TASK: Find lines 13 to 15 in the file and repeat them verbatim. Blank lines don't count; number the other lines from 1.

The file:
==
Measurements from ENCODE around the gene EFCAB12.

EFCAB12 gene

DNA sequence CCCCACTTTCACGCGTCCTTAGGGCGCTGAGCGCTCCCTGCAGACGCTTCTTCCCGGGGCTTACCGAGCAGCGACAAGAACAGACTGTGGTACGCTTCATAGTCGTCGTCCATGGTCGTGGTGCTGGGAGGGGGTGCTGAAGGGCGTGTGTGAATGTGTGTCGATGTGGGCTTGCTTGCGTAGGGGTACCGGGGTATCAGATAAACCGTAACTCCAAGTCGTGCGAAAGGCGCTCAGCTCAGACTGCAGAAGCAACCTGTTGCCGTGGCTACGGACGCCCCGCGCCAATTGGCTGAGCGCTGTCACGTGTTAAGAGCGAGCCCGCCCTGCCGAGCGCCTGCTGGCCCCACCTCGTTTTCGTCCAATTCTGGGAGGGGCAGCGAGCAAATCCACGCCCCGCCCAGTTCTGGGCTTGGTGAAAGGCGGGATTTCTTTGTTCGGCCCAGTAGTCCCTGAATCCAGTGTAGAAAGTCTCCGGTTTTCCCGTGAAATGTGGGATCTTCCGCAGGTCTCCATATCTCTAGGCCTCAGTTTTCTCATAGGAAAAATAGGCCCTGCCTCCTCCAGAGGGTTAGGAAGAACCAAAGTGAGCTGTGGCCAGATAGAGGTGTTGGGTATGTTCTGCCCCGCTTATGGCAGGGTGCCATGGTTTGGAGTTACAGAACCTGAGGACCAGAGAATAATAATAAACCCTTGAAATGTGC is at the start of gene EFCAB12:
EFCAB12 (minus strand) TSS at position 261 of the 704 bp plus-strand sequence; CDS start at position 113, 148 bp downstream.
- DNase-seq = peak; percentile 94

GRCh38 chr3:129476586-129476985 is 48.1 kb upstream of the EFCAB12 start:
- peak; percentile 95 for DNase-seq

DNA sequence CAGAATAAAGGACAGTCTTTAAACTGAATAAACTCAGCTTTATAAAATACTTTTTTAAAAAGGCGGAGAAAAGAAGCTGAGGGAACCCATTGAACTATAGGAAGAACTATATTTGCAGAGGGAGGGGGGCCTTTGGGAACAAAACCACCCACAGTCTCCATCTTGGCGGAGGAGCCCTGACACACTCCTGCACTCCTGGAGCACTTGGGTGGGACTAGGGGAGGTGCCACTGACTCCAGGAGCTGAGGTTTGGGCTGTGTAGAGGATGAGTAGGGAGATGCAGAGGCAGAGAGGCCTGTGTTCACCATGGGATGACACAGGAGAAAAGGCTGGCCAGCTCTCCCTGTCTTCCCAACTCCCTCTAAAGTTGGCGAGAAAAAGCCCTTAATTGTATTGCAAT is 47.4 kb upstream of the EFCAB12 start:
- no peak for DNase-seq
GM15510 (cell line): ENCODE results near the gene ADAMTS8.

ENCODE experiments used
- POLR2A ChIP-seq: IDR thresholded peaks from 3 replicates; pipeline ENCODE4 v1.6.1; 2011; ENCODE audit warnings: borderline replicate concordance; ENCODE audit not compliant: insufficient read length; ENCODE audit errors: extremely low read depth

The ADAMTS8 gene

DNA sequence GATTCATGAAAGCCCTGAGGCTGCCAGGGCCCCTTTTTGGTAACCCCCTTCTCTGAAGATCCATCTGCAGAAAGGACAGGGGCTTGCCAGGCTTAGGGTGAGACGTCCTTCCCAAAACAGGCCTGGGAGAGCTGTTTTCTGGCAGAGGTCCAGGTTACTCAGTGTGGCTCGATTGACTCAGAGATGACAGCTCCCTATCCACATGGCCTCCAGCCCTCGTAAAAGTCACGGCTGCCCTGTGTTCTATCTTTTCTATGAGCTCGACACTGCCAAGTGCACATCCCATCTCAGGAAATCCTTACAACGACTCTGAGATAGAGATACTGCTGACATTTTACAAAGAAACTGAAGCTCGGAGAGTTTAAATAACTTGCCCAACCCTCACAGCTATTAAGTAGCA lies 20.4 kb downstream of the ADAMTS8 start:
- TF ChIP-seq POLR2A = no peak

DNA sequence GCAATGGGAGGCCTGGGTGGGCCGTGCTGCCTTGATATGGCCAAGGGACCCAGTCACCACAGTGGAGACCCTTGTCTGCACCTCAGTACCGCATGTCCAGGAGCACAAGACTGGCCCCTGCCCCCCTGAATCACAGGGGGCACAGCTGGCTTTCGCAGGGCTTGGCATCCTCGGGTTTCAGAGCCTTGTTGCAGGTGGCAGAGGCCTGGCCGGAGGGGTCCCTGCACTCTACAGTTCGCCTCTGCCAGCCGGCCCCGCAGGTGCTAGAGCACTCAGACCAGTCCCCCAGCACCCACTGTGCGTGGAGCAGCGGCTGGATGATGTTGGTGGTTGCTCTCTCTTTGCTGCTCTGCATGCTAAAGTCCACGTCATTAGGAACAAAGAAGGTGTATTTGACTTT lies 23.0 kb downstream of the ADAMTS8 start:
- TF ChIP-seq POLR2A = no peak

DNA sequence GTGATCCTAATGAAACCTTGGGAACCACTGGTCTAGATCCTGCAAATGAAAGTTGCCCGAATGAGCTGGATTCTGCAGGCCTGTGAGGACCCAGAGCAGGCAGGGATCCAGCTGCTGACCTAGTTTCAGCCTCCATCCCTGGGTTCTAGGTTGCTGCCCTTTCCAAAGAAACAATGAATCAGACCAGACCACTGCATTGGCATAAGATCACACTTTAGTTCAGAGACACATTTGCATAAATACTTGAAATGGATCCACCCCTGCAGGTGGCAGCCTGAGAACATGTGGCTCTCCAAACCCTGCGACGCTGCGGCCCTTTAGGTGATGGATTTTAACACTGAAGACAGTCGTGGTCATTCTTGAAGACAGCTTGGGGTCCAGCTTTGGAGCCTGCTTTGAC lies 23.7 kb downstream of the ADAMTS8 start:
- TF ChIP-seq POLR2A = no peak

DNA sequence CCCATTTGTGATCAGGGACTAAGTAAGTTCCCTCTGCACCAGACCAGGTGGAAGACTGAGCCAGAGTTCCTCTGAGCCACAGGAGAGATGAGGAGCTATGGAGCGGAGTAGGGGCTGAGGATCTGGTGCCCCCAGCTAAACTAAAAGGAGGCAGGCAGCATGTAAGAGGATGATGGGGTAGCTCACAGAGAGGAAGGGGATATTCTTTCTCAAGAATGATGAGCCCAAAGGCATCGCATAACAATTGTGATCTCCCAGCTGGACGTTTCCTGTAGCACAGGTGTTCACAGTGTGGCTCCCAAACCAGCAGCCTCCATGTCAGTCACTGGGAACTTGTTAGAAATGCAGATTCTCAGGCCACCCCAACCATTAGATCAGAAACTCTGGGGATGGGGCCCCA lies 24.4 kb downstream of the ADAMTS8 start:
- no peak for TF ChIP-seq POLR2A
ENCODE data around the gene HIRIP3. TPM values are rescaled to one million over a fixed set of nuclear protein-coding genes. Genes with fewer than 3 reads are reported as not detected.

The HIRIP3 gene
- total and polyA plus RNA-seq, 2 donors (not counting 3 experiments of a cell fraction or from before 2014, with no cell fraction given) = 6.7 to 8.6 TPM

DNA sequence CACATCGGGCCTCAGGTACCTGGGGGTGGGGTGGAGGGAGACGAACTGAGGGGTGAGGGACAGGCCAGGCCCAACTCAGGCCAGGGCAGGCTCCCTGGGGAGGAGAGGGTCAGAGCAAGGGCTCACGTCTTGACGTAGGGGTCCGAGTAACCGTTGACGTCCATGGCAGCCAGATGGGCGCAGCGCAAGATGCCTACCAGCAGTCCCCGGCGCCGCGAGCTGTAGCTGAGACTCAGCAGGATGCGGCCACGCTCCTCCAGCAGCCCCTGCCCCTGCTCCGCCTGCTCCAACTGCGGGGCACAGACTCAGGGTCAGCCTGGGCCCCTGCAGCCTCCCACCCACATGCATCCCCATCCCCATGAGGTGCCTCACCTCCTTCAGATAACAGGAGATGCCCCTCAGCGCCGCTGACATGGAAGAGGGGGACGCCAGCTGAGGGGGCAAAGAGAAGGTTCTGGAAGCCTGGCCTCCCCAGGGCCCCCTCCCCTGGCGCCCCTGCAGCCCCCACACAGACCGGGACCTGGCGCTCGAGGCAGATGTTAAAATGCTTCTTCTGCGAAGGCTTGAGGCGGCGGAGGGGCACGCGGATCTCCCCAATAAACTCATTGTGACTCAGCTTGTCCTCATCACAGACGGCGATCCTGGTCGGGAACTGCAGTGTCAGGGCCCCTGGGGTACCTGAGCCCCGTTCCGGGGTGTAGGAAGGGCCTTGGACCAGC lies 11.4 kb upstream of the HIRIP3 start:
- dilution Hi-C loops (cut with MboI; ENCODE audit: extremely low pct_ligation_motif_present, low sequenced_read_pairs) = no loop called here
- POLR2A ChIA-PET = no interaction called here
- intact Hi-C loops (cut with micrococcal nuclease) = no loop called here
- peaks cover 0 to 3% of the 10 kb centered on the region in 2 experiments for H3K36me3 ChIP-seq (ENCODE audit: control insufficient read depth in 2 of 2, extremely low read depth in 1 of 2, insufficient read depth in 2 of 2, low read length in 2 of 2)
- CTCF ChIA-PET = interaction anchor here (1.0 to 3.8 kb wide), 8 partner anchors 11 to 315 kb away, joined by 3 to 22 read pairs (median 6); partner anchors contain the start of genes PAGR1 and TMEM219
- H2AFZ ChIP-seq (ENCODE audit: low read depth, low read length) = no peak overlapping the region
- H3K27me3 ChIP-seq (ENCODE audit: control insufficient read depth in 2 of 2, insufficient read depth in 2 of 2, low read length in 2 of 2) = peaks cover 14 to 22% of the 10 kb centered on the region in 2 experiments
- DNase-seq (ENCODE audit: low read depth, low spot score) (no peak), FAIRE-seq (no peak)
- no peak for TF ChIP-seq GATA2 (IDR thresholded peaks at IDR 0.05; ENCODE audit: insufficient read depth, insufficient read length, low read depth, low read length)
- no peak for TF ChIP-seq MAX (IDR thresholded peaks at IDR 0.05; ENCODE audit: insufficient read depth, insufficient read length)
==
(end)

The ADAMTS8 gene

DNA sequence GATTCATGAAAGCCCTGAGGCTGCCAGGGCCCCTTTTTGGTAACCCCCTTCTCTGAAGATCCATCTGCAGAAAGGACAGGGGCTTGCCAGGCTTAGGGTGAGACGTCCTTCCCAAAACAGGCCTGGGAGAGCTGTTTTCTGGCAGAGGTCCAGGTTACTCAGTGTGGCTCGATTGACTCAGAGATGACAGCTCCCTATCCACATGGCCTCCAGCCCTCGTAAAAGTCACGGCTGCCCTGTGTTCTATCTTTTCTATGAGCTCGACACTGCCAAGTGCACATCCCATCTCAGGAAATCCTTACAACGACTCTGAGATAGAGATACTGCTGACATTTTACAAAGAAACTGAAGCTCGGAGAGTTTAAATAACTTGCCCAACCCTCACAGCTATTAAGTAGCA lies 20.4 kb downstream of the ADAMTS8 start:
- TF ChIP-seq POLR2A = no peak